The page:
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Roland Germ
Roland Germ

Any developer, or anyone working in the IT environment, is privileged compared to most other professions. Why? It is easy to find a new job, and those in IT are free to choose between jobs! IT professionals have the luxury of thinking about self-fulfillment and the feel-good factor of their work. As one of those professionals, I feel fortunate with my career choice. When I started, IT sounded interesting and fresh. Today, when IT has become integral to companies, it is a booming employment market.


Software developer: General perception vs. reality

When I tell people what my job is, I'm often met with a surprised look. "You're a computer scientist?" Unfortunately, people still imagine programmers as unworldly nerds. This often incorrect stereotype implies a lack of social skills, introversion, and a lack of interest in communicating with beginners or non-specialists. Thank God I am not like Sheldon from The Big Bang Theory. 😉

In reality, my image of a software developer is the exact opposite. One movement that deals with this topic is "Software Craftmanship." Personally, I don't want to be just a programmer. I want to deal with the innerworkings of programming and its constant improvement. This also includes sharing knowledge with newcomers, discussing, and practicing with others. We practice brainstorming and knowledge sharing actively at Nagarro. I appreciate this because it brings valuable input and inspiration to our daily work.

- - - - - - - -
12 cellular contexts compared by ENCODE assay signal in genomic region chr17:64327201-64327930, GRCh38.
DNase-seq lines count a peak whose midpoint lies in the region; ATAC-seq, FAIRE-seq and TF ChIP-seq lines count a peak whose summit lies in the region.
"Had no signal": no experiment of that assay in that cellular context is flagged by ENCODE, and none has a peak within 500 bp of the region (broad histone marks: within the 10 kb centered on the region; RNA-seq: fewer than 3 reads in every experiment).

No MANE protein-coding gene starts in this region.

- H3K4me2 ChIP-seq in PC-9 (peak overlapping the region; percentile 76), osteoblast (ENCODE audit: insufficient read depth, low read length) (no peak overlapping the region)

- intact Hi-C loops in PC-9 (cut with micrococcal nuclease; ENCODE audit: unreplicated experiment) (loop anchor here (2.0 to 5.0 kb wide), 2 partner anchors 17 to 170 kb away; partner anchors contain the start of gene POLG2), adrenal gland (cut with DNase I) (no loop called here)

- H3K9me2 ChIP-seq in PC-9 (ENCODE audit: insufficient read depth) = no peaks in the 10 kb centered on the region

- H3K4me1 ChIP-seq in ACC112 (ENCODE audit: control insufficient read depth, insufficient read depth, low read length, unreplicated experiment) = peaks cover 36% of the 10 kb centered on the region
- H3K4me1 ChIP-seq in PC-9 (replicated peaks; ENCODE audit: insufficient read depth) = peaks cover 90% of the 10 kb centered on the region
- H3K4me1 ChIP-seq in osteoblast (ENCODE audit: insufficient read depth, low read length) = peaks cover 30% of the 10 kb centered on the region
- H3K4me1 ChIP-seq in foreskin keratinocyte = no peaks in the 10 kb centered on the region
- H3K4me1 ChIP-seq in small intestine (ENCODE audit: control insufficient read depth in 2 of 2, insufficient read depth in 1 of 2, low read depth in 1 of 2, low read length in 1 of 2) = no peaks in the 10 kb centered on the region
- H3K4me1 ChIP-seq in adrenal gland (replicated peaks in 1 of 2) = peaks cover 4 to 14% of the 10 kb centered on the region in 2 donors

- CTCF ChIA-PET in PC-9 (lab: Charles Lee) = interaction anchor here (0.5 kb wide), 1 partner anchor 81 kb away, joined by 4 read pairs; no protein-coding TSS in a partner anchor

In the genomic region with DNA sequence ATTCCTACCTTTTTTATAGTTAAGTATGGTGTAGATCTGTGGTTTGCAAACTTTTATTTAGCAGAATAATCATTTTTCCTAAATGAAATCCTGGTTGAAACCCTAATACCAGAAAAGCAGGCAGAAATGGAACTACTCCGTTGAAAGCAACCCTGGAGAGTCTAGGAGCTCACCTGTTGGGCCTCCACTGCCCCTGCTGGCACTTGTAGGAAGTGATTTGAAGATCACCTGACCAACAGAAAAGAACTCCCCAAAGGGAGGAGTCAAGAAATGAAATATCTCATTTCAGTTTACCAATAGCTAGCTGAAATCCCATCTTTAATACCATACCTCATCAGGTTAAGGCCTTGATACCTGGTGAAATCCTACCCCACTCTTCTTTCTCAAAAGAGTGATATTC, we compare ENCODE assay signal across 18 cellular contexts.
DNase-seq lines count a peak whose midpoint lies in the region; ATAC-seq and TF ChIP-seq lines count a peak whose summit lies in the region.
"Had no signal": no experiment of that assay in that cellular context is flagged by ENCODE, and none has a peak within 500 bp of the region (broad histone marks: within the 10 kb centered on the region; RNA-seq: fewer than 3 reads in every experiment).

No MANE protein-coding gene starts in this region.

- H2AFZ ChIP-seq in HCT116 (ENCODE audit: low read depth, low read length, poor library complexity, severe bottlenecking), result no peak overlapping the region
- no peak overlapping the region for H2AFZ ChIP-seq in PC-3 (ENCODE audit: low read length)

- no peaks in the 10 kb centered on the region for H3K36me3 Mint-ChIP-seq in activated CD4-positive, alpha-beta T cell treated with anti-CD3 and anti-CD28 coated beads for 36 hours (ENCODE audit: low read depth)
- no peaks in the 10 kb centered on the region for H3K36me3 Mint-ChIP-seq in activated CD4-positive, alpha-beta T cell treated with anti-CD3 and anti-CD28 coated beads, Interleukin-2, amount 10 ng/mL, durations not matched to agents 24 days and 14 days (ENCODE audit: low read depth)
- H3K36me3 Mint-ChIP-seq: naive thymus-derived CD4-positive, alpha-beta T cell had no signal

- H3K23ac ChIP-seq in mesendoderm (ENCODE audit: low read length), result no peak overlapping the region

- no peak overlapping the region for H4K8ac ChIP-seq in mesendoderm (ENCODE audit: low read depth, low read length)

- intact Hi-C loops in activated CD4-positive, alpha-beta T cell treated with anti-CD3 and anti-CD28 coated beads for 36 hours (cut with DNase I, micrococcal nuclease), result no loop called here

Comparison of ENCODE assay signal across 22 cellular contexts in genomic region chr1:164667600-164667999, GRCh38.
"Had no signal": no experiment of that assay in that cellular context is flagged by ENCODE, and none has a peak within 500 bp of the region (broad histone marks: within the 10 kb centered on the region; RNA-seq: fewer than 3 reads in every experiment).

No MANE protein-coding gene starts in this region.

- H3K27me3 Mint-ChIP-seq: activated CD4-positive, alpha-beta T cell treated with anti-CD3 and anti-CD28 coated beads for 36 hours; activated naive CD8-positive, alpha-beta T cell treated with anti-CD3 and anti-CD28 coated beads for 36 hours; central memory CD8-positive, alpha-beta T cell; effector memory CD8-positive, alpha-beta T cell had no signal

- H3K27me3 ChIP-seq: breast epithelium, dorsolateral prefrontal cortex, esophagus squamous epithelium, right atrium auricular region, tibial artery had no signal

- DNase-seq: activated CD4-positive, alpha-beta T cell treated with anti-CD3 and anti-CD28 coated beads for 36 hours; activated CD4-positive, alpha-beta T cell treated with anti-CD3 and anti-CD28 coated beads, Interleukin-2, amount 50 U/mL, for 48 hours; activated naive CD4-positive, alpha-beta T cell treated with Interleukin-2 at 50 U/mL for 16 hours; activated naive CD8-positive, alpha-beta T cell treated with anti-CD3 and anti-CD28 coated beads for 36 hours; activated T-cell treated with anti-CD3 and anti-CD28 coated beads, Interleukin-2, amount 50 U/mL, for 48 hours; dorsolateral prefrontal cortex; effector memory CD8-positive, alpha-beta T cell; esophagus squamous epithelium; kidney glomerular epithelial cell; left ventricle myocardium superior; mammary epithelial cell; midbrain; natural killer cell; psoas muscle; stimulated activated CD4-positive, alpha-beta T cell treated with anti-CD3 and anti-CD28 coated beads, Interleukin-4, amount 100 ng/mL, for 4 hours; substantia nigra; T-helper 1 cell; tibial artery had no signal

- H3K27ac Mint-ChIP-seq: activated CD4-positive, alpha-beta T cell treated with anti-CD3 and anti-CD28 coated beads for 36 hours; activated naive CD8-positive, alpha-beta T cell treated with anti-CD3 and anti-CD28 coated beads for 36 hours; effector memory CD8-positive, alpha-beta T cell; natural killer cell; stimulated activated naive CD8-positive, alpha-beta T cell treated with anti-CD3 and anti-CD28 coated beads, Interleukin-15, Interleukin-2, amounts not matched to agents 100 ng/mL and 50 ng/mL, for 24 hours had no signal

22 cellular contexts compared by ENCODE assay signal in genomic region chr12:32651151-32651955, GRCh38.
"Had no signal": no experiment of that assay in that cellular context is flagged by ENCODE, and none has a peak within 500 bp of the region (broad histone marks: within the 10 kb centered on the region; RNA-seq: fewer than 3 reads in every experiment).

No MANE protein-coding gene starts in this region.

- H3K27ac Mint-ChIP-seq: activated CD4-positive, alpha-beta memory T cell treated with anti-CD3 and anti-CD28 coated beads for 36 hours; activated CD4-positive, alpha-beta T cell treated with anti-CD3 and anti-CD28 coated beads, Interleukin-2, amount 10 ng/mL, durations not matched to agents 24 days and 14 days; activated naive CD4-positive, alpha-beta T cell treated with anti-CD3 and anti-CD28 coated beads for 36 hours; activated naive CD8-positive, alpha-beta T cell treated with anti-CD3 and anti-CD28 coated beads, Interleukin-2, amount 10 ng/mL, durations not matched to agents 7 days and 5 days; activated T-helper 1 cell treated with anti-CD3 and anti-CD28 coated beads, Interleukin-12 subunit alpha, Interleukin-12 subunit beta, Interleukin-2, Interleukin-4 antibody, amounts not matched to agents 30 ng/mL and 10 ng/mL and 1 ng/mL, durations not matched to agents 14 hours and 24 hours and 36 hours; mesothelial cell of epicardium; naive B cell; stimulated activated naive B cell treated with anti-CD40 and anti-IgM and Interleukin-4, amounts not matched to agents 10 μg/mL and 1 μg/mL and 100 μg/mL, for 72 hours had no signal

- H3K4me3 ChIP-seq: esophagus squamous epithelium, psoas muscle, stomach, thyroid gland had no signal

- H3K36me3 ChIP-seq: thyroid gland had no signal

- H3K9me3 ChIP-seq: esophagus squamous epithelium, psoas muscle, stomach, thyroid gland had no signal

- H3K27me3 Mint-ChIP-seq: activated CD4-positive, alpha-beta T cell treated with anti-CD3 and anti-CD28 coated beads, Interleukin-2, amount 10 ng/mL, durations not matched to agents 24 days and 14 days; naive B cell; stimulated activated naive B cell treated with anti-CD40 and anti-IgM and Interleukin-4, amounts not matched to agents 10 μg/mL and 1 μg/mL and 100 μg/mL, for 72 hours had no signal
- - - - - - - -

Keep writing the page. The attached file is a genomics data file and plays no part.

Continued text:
I like to introduce myself as a "professional software developer" at the start of any lecture I give. What do I mean by that? For me, what I create is particularly important. Programming is not an end in and of itself. My job is to translate the customer's world into IT, to understand their challenges, and provide solutions. On one hand, this means producing exceptionally good code. But on the other hand, this involves fulfilling customer demands, fully understanding a problem, and collaborating effectively to prompt exchange and discussion. Nagarro’s client-centric and agile CARING approach helps us exceed customer expectations and provide innovative solutions to their challenges every time!


My learning as a software developer

I remember my first computer science lecture well. The professor said it is necessary for computer scientists to be lifelong learners. That's when I knew it was the degree for me. To become and remain an expert, we must constantly learn new technologies. Almost every developer is aware of this.

Developers like to delve into microservices, a new Java version, AngularJS, Elastic Search, blockchain, kubernetes, and other buzzword-heavy new tech. But we frequently ignore less tech-driven aspects, such as:

  • How do other programmers work?
  • Why are unit testing and TDD (Test Driven Development) important?
  • What do other teammates do and how?
  • What interesting coding katas could I try to really challenge myself?
  • How can I convince my manager that pair programming gives us an edge?

The path is never-ending. But keeping even the non-tech aspects of tech work in mind, pays off. After all, as software developers, we collaborate on projects with different colleagues. Everyone brings different skills, experiences, and ideas to the table. It isn’t about sharing my knowledge with those interested, but learning from them too. I am convinced that only this kind of active collaboration will help us develop software professionally, today and in the future.

What kind of developer do you want to be?